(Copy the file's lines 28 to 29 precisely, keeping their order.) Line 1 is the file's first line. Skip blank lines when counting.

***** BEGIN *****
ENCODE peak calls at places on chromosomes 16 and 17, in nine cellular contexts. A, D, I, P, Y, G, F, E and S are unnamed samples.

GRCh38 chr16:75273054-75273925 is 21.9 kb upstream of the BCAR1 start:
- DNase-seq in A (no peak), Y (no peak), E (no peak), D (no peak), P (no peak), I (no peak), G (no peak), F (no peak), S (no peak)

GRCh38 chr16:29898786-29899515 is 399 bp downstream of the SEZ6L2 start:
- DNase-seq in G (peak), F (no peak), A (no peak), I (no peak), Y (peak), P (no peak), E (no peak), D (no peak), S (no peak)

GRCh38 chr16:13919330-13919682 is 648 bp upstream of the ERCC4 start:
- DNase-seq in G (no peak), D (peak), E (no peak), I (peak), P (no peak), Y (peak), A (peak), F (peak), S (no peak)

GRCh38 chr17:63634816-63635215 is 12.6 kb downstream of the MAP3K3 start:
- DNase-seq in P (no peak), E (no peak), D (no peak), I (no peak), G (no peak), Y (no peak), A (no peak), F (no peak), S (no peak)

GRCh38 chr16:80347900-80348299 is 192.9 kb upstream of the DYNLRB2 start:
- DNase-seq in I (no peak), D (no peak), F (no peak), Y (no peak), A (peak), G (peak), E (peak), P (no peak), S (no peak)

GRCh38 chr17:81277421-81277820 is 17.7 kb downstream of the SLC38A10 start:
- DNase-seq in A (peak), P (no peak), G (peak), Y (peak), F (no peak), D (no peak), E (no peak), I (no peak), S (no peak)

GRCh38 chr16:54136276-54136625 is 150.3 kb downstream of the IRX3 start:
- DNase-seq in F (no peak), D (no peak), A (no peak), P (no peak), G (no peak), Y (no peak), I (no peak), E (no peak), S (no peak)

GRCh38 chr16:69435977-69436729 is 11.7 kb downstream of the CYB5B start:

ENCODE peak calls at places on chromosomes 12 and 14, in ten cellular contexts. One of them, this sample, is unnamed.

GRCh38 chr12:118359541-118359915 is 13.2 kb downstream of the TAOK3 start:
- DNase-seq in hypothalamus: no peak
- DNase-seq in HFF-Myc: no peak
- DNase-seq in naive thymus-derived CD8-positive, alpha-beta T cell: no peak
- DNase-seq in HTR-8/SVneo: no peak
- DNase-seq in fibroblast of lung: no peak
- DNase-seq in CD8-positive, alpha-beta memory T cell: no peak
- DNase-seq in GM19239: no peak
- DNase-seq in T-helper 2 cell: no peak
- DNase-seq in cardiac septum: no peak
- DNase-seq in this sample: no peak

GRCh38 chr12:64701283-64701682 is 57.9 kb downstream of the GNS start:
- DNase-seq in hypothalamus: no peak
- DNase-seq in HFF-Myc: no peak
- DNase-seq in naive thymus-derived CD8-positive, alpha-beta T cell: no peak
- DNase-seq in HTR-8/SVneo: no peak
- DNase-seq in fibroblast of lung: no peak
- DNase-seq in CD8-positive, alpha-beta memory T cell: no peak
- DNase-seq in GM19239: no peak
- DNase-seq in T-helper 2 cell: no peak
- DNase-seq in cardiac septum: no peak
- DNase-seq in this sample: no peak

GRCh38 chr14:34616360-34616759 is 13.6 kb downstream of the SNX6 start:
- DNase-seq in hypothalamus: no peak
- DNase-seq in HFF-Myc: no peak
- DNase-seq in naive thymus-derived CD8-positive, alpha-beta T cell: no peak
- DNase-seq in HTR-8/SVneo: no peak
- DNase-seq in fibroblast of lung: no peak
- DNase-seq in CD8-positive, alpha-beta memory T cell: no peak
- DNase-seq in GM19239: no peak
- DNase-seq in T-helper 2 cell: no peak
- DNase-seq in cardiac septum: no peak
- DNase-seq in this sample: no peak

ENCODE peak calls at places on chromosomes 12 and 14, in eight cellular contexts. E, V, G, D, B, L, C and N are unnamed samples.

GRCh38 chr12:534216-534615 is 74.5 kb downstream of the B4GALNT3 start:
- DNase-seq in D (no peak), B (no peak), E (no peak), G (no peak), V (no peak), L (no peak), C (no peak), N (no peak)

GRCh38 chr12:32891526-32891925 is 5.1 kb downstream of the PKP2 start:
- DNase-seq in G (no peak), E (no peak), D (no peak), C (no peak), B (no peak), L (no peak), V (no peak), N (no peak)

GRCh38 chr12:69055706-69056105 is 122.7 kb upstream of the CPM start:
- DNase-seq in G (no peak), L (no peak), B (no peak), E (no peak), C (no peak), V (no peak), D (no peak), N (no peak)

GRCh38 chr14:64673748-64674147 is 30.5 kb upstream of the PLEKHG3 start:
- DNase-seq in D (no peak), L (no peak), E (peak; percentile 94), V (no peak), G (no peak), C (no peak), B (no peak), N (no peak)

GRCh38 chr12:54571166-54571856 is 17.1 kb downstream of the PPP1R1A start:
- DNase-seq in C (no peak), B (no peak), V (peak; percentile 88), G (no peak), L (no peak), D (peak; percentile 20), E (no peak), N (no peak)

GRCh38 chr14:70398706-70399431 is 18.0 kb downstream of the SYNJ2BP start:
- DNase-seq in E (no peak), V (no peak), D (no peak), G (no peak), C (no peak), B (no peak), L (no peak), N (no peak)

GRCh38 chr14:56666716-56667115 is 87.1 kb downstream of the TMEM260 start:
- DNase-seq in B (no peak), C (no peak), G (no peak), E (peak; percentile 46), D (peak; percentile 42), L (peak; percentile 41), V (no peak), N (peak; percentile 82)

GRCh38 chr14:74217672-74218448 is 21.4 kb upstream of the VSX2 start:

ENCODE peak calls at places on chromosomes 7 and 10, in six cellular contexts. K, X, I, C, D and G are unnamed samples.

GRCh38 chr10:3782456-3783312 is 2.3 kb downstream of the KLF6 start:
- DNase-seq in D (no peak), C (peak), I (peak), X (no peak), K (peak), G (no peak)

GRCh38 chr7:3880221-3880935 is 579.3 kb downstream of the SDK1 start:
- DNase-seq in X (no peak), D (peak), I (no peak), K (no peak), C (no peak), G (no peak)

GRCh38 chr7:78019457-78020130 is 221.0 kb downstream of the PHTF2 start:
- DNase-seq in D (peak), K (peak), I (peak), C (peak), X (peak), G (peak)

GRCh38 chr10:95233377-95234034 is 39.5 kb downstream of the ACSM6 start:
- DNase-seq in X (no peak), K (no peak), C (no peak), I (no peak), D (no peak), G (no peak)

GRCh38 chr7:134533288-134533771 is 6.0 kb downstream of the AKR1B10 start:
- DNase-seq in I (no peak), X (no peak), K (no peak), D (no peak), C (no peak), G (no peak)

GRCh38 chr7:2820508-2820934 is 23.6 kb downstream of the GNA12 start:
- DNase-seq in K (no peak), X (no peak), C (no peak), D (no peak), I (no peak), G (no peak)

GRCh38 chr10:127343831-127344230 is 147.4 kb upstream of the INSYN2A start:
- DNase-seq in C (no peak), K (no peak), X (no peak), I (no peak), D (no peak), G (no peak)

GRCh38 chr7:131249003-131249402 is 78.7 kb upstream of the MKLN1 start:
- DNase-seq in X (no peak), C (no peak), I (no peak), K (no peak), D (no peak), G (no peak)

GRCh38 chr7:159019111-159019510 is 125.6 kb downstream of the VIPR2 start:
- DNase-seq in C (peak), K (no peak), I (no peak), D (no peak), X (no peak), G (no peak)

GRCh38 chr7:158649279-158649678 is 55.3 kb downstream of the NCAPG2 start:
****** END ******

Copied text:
- DNase-seq in this sample: no peak

GRCh38 chr12:64701283-64701682 is 57.9 kb downstream of the GNS start: